Talus Bone Fracture Surgery in Orange County
Information from Dr. Gennady Kolodenker, DPM, Podiatrist in Orange County, talus bone fracture surgeon.
Anatomy of Talus and Ankle
The talus is a bone that sits between the calcaneus and ankle joint ( tibia and fibula).
It has an odd humped shape, somewhat like a saddle.
The bones of the lower leg sit on top and around the sides of the talus to form the ankle joint.
The talus bone is an important connector between the foot and the leg and body, helping to transfer weight and pressure forces across the ankle joint.
Most injuries to the talus are traumatic in nature. These injuries are often associated with injuries to the lower part of the back. An increasing number of talar and ankle fractures result from snowboarding accidents.
Talus injuries can also come from simple ankle sprains.
The talar dome can develop an osteochondral defect or a lesion.
Symptoms of Fractured Talus
Inability to bear weight
Edema and tenderness
Talar fractures that result from snowboarding injuries may be mistaken for a simple ankle sprains.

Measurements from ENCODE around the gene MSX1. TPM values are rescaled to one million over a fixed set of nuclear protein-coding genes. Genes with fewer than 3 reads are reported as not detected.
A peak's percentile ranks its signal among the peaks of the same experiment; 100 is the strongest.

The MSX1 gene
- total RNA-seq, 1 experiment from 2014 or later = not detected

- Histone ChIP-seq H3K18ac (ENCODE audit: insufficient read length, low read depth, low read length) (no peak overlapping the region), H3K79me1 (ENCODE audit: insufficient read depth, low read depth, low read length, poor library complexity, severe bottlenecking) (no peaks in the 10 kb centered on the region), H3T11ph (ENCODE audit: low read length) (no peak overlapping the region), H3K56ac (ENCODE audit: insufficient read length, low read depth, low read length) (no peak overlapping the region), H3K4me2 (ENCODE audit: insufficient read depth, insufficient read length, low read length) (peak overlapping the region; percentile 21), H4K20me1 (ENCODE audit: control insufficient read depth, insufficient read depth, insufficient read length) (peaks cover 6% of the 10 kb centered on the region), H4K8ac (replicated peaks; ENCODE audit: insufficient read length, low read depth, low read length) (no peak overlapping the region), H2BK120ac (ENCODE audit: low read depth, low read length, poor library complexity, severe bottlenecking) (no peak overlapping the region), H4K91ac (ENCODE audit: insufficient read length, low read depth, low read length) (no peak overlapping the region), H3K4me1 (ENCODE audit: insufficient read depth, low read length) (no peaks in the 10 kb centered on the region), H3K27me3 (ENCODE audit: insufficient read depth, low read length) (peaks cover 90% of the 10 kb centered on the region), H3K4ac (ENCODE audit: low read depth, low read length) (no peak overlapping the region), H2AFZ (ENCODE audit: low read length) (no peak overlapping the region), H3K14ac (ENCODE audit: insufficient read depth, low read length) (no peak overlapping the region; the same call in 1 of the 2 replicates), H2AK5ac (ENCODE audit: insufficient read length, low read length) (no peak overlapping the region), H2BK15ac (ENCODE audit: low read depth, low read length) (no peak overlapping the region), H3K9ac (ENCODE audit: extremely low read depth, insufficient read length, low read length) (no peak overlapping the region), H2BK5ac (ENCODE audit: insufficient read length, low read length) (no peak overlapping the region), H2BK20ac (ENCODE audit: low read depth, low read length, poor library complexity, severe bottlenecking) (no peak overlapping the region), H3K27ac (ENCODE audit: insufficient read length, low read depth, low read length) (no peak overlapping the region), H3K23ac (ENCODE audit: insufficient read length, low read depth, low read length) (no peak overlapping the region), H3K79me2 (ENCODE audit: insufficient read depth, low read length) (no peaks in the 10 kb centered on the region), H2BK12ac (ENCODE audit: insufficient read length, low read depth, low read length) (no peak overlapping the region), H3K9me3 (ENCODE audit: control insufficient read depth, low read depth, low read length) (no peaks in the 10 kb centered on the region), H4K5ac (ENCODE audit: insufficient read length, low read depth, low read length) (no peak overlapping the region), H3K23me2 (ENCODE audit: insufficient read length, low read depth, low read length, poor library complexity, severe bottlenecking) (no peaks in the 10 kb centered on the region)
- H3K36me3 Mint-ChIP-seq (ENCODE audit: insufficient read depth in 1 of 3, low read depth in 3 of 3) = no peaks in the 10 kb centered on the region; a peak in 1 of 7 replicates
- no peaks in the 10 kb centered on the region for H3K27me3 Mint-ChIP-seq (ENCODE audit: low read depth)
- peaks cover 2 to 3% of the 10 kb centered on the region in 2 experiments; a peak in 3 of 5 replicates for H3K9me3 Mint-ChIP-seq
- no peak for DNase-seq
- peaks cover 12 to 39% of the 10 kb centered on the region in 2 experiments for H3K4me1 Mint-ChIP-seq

Diagnosis of Talar Fracture
X-rays of the foot and ankle. A computed tomography (CT) or an MRI may be needed. Any loose bits of bone that may need to be removed can be identified.
If a fracture is identified on X-ray, a follow up CT should be obtain to visualize fracture fragments and better surgical planning.
Treatment of Talus Fracture
A talus fracture that is left untreated or that does not heal properly will create painful problems later.
Foot function can be impaired, early development of arthritis and chronic pain, and the bone may collapse.
In rare cases, a talar fracture can be treated without surgery.
Most fractures of the talus require surgery to minimize later complications.
There is an increased risk of avascular necrosis (avn) and bone collapse with talar neck fractures. Surgery has been shown to decrease the risk of early arthritis and deformity.
As the bones begin to heal x-ray or an magnetic resonance image (MRI) can be obtained to see whether blood supply to the bone is returning. Even with good healing you may experience arthritis in later years. Most of the talus is covered with articular cartilage, which enables bones to move smoothly against each other. If the cartilage is damaged, the bones will rub against each other, resulting in pain and stiffness.
Last Updated 9-05-2017